Why is there no mention of a parallel ‘child-woman?’
It’s an interesting point. I can think of one person you could call a child-woman and that’s Sarah Silverman. And you know what? Her show was dropped very quickly. I thought that was significant. I don’t think women take pleasure in seeing themselves as little girls. Men seem to. The question is, why?
If women were once infantilized by dependence on husbands, has the rise of women in the workplace helped them to, as a group, grow up?
I think women have an implicit deadline to building up their careers. They know that decision [to have children] is coming. Men don’t have that deadline. I’ve had men say to me, “I’m a guy; I can wait ‘til I’m 35 or 40.” And it’s true. That means that preadult men and women are on different tracks. That’s a source of stress between the sexes.
Is this preadulthood phase directly linked to women’s advancement in the workforce?
Preadulthood is entwined with the knowledge economy, which is very female friendly. Yes there had to be feminism and the pill for women to get ahead, but you also needed a knowledge economy that was pouring out millions of really interesting and gratifying jobs that women were as good at as men.
As you imply in your subtitle, do you believe the rise of women has created the ‘child-man,’ or have the changes in the economy and culture allowed him to extend his youth?
Both are true. The rise of women has muddied the role of men. The culture says we all love fathers, but at the same time it says we don’t need fathers. In the same way, we’re saying men have to achieve and do well in school, at the same time that we say we don’t need their income. Women’s independence plays a big, big role in male uncertainty. What is their role? Does anyone need them? And what do they need them for? It doesn’t seem to be money.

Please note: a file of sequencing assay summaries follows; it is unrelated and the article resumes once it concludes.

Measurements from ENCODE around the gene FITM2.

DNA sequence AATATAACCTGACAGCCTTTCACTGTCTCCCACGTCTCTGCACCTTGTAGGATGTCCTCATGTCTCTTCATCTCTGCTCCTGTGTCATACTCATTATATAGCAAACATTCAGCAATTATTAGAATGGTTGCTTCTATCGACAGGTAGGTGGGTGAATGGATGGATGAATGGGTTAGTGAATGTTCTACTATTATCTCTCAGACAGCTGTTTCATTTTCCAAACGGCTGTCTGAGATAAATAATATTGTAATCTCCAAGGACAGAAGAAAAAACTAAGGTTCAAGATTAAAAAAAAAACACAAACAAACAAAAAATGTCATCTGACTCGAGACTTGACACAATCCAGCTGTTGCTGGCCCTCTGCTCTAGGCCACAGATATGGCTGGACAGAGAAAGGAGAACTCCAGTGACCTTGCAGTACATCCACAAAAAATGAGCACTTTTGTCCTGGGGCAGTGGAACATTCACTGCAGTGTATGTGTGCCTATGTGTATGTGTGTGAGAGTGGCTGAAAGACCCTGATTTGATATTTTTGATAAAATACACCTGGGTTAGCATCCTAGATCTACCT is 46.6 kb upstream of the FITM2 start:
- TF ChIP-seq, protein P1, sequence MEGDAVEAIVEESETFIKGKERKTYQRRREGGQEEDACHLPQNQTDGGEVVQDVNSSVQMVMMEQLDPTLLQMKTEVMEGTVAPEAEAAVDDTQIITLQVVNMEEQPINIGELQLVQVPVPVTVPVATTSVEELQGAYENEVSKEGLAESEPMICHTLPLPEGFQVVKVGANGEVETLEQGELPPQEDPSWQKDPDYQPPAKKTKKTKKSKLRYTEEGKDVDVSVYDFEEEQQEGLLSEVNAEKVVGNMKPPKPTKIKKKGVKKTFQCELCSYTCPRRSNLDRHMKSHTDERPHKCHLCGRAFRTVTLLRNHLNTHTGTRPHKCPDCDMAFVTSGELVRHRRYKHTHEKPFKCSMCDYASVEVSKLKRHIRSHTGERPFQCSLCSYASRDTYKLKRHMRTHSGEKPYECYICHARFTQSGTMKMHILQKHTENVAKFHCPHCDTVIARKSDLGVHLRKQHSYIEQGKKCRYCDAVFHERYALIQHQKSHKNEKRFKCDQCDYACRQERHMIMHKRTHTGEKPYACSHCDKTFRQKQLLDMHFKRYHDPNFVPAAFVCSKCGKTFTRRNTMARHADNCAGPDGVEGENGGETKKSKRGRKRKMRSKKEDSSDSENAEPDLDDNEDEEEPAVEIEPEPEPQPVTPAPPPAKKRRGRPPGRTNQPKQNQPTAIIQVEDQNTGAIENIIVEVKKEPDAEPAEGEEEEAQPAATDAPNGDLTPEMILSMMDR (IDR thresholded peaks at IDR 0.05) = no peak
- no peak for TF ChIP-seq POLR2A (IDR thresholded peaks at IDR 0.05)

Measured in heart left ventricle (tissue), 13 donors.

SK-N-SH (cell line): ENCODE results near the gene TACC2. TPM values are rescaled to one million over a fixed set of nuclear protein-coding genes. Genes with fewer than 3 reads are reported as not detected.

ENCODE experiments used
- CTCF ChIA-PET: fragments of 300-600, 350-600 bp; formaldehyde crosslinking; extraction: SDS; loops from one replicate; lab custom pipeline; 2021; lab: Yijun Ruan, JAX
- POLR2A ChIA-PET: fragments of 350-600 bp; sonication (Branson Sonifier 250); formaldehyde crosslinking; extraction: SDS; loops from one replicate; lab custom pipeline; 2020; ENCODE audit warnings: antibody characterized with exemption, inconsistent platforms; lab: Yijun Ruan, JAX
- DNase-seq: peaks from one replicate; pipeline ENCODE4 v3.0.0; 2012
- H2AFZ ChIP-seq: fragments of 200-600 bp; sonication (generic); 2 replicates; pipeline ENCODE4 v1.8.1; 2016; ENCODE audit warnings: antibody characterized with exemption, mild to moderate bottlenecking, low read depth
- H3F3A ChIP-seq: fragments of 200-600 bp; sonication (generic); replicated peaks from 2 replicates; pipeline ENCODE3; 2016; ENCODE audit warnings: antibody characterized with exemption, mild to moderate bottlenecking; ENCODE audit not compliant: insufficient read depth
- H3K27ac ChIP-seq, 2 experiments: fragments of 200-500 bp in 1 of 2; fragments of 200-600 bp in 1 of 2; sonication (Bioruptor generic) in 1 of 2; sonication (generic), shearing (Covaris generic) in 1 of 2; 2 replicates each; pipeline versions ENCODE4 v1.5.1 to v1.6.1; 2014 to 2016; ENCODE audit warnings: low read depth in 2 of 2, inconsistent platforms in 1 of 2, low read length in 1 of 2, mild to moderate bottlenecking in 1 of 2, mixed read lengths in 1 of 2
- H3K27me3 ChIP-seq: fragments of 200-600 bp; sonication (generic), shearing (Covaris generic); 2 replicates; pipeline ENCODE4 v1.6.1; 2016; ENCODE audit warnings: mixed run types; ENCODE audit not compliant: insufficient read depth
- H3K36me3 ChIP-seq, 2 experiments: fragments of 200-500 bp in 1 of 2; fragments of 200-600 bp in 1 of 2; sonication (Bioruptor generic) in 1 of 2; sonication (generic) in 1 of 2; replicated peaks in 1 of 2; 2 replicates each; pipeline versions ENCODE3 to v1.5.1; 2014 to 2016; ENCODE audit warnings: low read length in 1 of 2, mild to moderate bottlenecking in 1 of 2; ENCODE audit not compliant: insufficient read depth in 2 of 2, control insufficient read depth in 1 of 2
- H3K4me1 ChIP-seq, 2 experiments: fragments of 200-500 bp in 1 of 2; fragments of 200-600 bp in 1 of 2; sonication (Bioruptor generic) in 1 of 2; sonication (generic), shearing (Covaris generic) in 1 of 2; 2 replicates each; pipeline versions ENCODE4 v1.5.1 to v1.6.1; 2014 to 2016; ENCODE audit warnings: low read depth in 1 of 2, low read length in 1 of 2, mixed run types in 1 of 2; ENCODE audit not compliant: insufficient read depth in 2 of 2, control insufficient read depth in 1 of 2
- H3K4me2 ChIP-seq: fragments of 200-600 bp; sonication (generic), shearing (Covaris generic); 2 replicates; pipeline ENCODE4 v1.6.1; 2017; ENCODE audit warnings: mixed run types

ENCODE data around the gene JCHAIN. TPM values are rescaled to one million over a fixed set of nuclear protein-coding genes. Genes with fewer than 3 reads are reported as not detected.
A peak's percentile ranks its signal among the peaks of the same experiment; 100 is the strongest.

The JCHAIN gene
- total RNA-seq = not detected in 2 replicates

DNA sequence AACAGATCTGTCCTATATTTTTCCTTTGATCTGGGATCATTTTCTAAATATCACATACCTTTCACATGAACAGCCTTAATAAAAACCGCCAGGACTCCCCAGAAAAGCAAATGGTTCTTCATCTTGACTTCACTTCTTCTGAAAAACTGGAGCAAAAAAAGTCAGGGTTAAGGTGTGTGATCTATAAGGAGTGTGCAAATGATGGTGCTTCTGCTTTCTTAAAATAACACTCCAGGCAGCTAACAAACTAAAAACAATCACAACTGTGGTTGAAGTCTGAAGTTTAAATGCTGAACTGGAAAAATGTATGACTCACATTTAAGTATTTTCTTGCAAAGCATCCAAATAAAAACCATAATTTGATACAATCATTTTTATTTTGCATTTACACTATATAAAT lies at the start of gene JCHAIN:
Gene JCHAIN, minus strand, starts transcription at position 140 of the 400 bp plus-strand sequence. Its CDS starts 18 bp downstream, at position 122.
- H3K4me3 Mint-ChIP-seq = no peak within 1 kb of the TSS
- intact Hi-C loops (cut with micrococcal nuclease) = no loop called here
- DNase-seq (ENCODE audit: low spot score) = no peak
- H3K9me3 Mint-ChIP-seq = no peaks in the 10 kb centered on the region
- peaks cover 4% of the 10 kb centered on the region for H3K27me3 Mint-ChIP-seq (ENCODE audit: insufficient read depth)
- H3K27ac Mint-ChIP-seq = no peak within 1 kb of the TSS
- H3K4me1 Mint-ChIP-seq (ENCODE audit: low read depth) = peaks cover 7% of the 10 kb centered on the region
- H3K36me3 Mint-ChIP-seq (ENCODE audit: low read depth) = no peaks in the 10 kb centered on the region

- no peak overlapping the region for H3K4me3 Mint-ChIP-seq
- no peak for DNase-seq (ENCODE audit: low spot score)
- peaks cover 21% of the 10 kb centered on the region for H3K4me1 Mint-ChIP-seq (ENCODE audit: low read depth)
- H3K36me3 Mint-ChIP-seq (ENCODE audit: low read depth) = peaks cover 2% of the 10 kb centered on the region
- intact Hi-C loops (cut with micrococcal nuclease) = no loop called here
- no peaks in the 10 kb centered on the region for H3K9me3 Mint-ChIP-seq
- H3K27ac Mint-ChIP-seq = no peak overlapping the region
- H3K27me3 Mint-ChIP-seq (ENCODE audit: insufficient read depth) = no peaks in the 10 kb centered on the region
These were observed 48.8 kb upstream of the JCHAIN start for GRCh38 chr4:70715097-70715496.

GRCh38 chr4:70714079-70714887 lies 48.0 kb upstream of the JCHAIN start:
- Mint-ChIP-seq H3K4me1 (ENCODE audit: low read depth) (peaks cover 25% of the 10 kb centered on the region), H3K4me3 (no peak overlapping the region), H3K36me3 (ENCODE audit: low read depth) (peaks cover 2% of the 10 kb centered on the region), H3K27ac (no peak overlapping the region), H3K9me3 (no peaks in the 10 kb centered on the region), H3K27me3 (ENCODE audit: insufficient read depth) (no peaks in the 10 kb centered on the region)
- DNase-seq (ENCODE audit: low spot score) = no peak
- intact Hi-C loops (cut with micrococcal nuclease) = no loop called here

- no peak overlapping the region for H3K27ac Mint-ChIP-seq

What reaction are you getting from men?
Oh my god. I think the excerpt in the Wall Street Journal did give the impression that the book engages in more male bashing than it does. I think the book is really sympathetic in many respects to the situation men find themselves in, in a post-feminist world.
How do these changes in the economy and in gender equality affect heterosexual attraction, dating and marriage?
Timing–the biological clock–is a major source of tension. Educated men want to marry educated women and [vice versa], so people are often dating within their own age group. But when women get to be about 28 or 30, they may be at a totally different place than their 28- or 30-year-old guy friends. The other tension I hear is ambivalence about the nice guy. Men complain about this like crazy. I have to think there’s something to it. I do think that we still carry some animal attraction in us to the alpha male. The alpha, in the sense of the strongest domineering man, doesn’t make a very good husband or father in this world but he may still be sexually exciting.